A New York state school district's mandatory community-service requirement violates neither the privacy rights of students nor the rights of parents to direct their children's upbringing, a federal appeals court ruled earlier this year.
The three-judge panel of the U.S. Court of Appeals for the 2nd Circuit also ruled that the Rye Neck district's service program does not violate the 13th Amendment's prohibition against involuntary servitude. The ruling on that issue matched an earlier one by the U.S. Court of Appeals for the 3rd Circuit, which the Supreme Court let stand in 1993.
But according to legal observers, this latest ruling is the broadest legal victory yet for mandatory community-service programs in schools.
The Rye Neck district, in Mamaroneck, N.Y., began its community-service requirement in 1990. Students must perform 40 hours of service over four years. Daniel Immediato, a student at Rye Neck High School, and his parents challenged the requirement as an infringement of the 13th Amendment's slavery prohibition and their 14th Amendment rights of privacy and parental control under the U.S. Constitution. The family argued that community service is a worthy goal but that participation must stem from individual conscience, not a "government edict.''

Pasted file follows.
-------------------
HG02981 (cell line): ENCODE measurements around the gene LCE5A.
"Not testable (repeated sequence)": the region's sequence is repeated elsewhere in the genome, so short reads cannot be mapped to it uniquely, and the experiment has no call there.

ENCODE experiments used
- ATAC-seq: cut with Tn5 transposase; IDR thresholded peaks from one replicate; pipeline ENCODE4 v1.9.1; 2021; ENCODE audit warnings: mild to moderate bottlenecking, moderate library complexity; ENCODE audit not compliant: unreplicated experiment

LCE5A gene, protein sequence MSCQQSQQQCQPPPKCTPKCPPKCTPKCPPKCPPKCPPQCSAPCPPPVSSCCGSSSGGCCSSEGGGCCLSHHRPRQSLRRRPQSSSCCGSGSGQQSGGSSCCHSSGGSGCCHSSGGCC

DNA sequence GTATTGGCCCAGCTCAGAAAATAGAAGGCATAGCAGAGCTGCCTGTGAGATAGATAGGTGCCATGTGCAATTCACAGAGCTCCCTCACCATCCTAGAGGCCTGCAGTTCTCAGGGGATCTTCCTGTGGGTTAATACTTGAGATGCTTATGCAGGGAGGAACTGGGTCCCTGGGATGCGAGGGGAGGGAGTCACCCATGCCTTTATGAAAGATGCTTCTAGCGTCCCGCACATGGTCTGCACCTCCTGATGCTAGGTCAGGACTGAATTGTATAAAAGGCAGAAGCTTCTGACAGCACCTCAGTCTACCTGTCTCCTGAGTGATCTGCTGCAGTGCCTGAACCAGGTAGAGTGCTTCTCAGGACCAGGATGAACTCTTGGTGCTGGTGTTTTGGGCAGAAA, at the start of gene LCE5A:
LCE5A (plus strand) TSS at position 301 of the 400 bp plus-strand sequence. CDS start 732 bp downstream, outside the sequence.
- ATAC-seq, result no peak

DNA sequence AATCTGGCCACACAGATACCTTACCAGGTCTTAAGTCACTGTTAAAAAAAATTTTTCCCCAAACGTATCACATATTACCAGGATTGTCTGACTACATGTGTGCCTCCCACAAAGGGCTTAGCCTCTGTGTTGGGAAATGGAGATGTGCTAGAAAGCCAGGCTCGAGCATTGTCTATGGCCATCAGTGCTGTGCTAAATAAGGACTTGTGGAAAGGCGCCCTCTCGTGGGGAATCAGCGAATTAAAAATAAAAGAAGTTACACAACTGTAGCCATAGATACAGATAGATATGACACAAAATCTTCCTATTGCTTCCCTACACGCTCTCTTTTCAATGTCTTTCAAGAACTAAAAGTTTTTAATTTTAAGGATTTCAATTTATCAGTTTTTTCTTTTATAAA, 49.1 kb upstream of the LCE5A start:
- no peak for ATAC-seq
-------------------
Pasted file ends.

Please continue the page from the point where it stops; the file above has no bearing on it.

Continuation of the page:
Their arguments were rejected, first by a federal district court and then by the appellate court. The latter held that the program does not violate parental rights because it is rationally related to the district's education mission. The court also held that the program does not violate students' privacy rights because if students do not wish to disclose their political or religious beliefs, they may volunteer with secular, nonpartisan organizations.
Scott Bullock, a lawyer with the Institute for Justice, a Washington, D.C.-based advocacy organization that represents the Immediatos, says the family is considering an appeal to the U.S. Supreme Court.